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  • Kim McDonald

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UC San Diego Astronomers Take Flight for Rare Solar Eclipse


Image of solar eclipse captured next to the Sun God on campus. Photo: Erik Jepsen/UC San Diego Communications

They are professional astronomers who travel the globe to study distant galaxies, Earth-like planets around other solar systems and the primordial radiation left over from the “Big Bang,” the explosive beginning of the universe.

But like the rest of us, seven physics professors from UC San Diego’s Center for Astrophysics and Space Sciences became amateur daytime sky watchers on Monday, flying to different states to experience firsthand the wonders of the first total eclipse in the United States since 1979.

A solar eclipse occurs when the moon’s orbit lines up precisely between the sun and Earth, casting a shadow on the surface of our planet and revealing the sun’s corona—the outermost portion of its atmosphere. And this eclipse, as you could probably guess from the media hype, was a special event for several reasons.

People across North America were able to see at least a partial eclipse of the sun, a little more, a little less, depending on where they lived.

eclipse shadows

Eclipse as seen through the leaves of a coral tree on campus. Photo: David Meyer

“Most astronomers were sufficiently obsessed with this event that we were driving, flying and crawling to the path of totality,” said Adam Burgasser, a professor of physics who was part of an international team of astrophysicists that recently discovered seven Earth-like planets orbiting a nearby dwarf star.

In San Diego, where up to 58 percent of the sun was hidden behind the moon at the maximum point of the eclipse, low clouds that hugged the coast in the early morning gave way to clear skies. That allowed students and others who came to campus in the morning prepared with eclipse glasses, shadow boxes and pinholes in cardboard to watch the sun as it progressed during the eclipse to a crescent shape, which also could be seen on campus sidewalks as moon-blocked sunlight filtered between the leaves of trees.

People watching the skies along a 70-mile-wide swath stretching across 12 states from Oregon to South Carolina—known as the “path of totality”—had an even more spectacular view of the event. They were treated, depending on their location, to totality for 30 seconds to a little more than two minutes.

Billed as the first coast-to-coast total solar eclipse in the United States in 99 years, it was for many people, astronomers included, a once-in-a-lifetime event.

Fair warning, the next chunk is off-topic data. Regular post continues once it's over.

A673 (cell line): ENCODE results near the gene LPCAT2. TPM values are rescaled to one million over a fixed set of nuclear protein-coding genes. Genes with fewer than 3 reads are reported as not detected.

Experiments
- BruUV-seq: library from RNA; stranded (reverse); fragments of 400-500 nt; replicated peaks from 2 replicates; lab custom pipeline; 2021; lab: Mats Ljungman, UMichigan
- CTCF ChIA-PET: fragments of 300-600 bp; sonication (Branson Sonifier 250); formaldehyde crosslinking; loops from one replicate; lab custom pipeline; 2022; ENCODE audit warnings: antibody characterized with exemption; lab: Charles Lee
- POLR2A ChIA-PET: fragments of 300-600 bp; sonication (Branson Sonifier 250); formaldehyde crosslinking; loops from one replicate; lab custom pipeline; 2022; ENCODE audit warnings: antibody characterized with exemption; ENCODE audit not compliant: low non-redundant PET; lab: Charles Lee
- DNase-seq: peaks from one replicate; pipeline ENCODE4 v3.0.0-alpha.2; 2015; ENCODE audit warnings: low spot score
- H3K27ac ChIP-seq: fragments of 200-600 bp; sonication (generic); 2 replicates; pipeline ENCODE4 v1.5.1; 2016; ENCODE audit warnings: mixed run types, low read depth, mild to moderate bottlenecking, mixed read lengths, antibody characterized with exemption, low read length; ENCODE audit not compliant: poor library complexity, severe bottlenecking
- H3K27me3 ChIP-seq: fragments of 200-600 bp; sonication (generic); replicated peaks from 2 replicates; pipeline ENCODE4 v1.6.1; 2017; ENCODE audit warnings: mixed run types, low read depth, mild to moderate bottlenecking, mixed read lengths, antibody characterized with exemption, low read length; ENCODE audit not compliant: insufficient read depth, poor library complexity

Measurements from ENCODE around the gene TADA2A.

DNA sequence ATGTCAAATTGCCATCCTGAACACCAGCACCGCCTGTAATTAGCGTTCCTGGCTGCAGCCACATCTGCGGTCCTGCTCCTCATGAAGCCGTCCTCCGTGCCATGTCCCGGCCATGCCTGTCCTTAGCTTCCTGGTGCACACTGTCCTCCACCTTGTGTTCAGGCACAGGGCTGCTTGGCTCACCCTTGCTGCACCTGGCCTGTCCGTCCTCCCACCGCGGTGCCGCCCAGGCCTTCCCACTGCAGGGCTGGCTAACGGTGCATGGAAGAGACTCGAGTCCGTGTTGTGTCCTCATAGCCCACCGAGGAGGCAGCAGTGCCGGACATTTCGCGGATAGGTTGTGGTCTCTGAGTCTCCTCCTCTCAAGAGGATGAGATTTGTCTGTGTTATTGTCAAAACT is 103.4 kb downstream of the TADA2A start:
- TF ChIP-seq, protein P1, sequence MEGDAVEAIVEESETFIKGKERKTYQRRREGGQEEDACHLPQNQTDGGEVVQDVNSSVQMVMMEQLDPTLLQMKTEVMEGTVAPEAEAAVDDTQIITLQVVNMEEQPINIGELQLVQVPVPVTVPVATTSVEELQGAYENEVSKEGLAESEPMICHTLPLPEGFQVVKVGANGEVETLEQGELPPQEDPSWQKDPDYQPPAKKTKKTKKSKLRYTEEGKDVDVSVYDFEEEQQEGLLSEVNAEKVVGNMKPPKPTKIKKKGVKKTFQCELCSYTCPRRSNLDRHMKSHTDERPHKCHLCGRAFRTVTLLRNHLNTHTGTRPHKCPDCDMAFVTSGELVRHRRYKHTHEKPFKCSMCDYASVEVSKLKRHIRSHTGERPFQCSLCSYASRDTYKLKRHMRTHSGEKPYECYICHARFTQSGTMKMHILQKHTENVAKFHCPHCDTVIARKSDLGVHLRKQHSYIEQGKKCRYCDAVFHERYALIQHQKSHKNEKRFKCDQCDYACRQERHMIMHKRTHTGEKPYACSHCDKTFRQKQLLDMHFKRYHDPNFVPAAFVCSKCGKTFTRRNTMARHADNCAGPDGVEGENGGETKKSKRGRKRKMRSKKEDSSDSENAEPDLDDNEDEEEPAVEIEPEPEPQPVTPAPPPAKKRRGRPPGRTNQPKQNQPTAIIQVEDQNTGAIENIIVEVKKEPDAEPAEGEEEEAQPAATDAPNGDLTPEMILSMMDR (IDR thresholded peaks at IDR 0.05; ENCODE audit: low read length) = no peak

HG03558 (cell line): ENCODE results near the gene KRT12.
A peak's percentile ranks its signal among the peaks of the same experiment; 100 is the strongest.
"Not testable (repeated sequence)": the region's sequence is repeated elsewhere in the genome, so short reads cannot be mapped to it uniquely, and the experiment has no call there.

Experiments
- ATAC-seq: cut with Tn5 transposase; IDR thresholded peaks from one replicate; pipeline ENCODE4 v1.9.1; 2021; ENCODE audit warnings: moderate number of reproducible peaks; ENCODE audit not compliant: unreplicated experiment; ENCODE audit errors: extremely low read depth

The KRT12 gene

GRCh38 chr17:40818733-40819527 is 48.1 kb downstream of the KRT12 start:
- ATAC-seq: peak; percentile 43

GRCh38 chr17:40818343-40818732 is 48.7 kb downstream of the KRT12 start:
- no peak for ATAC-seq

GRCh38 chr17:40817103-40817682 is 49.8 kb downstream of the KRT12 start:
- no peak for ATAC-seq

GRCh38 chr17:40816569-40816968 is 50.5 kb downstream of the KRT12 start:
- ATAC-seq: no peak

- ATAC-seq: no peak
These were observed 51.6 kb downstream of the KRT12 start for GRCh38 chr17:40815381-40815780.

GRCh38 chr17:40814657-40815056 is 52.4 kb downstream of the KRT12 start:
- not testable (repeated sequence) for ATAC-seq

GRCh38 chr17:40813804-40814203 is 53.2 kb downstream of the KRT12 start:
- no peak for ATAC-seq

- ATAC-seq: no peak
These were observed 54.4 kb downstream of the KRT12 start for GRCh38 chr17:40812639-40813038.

“For me, watching a solar eclipse is a celebration of what humanity has learned about the cosmos," Burgasser said. "These events are no longer mysterious and perhaps frightening, but predictable and something everyone can participate in.”

For Brian Keating, a professor of physics who has been studying the primordial radiation from the Big Bang from telescopes in the Atacama Desert of Chile and the South Pole, watching the solar eclipse in the path of totality was an experience that viscerally tied him to his own astrophysical research.

“Everything is connected,” he explained. “The Big Bang didn't make the sun, but it did make the elements that made the star that later exploded as a supernova. Material from that supernova made the elements that made the sun, and the Earth, and the moon.

“So, when I think about the extraordinary sequence of events that it took to make the three solar system objects that must align so exquisitely to make a total solar eclipse, it takes my breath away.”

Burgasser packed up his bags last weekend and flew to Eastern Oregon to join a group of astronomers to watch the total eclipse. Because he wanted to travel light, he didn’t pack his solar telescope, but instead brought a pack of eclipse glasses to hand to people he met, courtesy of the American Astronomical Society.

“I was mostly just looking forward to experiencing this the way humanity has for millennia—with my ‘protected’ natural senses,” he explained. “And I felt compelled to go to Oregon because, while solar eclipses happen regularly, total eclipses are rarer and they occur over such a narrow strip of the Earth that to have one this close was just too great of an opportunity to pass up.”

Oregon, which offered not only the easiest trip for San Diegans, but clear skies was also the destination for UC San Diego physics professors and astrophysicists Alison Coil, Quinn Konopacky, Tom Murphy, Karin Sandstrom and Shelley Wright.

Former physics major and UC San Diego alumnus Elisa Quintana, now working as an astrophysicist at NASA’s Goddard Space Flight Laboratory in Greenbelt, MD, watched totality in Rickreall, Oregon, noting that “the crickets chirped and it got cold, sensory overload.”

Keating, however, decided to fly to Charleston, S.C., packing along his Coronado Solar Telescope, which, he said, “is purpose-built for looking at the sun.”

Despite the longer flight, Keating decided to make the cross-country trek to the last place in the United States in the path of totality for sentimental reasons.

“My high school friends, the same buddies I showed the rings of Saturn to 25 years ago in my first telescope, are having a reunion,” he said. “Now we all have kids and I'm looking forward to introducing the next generation to the wonders of the universe.”

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